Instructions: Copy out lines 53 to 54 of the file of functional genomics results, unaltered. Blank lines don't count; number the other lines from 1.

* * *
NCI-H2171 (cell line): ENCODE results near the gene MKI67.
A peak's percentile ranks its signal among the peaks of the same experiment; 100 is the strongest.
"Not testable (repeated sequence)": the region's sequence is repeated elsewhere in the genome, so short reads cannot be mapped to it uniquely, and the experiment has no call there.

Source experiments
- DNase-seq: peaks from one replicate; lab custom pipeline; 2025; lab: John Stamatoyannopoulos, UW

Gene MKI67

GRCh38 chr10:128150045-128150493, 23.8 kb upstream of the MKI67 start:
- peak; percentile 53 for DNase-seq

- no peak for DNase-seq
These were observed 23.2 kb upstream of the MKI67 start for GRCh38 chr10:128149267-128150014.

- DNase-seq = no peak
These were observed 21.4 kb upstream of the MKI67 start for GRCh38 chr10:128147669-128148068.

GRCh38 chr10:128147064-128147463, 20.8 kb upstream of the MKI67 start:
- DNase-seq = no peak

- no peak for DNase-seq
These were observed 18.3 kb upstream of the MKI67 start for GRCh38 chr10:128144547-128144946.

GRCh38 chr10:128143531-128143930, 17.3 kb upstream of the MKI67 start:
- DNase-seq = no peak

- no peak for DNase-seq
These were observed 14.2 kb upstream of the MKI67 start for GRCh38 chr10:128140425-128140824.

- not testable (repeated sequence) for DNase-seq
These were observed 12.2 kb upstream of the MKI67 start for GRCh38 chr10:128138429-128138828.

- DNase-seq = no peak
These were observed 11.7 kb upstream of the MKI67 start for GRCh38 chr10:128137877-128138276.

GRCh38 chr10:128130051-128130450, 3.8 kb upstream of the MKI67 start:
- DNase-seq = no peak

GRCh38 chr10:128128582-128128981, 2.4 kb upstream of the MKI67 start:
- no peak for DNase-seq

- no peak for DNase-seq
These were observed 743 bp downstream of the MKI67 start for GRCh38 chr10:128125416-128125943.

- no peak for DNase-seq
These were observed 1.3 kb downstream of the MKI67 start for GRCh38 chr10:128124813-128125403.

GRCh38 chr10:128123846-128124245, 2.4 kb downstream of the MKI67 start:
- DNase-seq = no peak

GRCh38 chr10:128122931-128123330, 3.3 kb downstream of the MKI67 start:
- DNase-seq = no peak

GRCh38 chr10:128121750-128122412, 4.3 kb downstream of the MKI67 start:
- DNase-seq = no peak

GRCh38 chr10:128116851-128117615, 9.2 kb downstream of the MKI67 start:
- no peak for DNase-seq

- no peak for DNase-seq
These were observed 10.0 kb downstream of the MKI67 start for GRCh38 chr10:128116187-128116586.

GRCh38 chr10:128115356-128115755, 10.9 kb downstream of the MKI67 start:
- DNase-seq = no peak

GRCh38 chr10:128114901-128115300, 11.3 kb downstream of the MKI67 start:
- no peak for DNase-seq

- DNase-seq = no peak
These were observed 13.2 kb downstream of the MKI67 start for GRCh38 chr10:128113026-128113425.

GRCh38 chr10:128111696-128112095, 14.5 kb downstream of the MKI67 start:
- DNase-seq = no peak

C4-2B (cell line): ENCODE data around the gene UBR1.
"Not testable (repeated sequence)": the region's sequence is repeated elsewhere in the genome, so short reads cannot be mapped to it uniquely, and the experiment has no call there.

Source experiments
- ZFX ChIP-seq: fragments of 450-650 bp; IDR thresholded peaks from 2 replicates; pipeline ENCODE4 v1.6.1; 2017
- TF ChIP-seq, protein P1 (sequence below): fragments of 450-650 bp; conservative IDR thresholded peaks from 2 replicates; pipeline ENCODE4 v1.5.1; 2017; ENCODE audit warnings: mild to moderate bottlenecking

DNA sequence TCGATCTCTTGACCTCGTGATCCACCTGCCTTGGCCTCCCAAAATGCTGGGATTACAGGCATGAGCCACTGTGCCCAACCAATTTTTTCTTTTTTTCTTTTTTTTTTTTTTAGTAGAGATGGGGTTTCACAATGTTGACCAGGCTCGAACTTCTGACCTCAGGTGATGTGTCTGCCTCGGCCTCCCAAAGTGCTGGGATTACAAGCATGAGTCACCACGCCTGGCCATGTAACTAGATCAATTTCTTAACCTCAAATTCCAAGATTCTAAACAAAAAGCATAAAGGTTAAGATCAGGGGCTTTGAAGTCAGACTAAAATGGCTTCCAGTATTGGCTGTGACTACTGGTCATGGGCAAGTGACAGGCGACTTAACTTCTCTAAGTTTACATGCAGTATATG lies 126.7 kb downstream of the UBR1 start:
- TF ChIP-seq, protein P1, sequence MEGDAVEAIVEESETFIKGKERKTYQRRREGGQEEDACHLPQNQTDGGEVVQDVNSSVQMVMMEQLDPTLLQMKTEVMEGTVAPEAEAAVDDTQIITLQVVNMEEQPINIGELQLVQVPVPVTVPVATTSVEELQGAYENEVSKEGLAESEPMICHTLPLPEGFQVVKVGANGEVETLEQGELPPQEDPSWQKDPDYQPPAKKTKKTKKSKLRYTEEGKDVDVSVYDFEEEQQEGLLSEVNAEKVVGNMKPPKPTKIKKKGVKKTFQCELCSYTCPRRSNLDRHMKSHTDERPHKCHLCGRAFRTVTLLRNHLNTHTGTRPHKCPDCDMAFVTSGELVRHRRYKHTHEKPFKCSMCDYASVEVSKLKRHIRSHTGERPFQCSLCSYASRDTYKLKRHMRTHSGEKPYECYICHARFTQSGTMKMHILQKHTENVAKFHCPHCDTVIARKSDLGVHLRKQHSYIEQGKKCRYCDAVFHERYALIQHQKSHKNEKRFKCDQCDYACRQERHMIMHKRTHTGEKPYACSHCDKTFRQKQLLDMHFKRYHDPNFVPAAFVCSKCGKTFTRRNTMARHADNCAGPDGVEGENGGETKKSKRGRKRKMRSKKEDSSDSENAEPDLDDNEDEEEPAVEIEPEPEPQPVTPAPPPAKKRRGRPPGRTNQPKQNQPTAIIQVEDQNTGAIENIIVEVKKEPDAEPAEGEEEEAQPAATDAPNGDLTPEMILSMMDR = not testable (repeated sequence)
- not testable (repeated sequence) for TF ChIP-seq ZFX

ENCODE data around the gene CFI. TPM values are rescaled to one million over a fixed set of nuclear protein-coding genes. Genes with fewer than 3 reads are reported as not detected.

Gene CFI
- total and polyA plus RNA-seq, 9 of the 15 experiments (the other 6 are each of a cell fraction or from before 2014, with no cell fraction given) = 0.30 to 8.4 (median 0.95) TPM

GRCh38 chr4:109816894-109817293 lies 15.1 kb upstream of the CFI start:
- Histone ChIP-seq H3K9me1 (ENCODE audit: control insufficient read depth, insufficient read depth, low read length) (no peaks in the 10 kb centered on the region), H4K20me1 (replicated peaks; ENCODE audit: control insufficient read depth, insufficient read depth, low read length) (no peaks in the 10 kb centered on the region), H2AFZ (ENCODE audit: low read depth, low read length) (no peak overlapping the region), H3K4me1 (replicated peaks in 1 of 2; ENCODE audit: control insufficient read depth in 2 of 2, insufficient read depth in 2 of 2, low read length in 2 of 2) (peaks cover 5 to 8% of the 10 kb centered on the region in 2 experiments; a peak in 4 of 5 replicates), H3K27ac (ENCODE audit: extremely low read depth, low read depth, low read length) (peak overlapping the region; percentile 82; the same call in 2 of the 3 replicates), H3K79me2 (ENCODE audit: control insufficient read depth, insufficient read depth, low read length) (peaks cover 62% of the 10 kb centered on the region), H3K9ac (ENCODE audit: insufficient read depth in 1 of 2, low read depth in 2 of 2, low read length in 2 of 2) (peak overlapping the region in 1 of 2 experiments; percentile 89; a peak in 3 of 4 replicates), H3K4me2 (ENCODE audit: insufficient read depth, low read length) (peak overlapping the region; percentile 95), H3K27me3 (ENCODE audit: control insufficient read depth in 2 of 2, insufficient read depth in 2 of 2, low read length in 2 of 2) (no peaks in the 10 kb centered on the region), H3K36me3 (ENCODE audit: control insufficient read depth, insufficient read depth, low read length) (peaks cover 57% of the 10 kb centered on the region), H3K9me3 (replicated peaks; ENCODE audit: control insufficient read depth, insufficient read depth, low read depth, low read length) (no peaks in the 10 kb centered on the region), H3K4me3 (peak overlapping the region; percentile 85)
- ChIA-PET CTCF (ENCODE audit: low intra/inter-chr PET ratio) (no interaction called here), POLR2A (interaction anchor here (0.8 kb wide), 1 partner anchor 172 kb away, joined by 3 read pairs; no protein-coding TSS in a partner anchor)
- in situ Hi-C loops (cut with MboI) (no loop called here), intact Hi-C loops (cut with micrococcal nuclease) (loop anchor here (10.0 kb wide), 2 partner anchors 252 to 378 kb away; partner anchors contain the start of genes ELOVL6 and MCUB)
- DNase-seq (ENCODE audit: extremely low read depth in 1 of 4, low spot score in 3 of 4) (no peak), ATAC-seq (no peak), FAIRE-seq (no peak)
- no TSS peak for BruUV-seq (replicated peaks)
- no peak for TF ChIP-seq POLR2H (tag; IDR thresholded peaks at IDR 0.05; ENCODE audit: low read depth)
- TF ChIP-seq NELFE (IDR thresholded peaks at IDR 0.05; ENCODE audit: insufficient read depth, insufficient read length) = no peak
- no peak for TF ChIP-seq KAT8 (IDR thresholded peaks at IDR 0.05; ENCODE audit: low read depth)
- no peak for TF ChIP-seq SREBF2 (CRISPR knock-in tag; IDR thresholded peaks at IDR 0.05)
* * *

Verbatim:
Source experiments
- ZFX ChIP-seq: fragments of 450-650 bp; IDR thresholded peaks from 2 replicates; pipeline ENCODE4 v1.6.1; 2017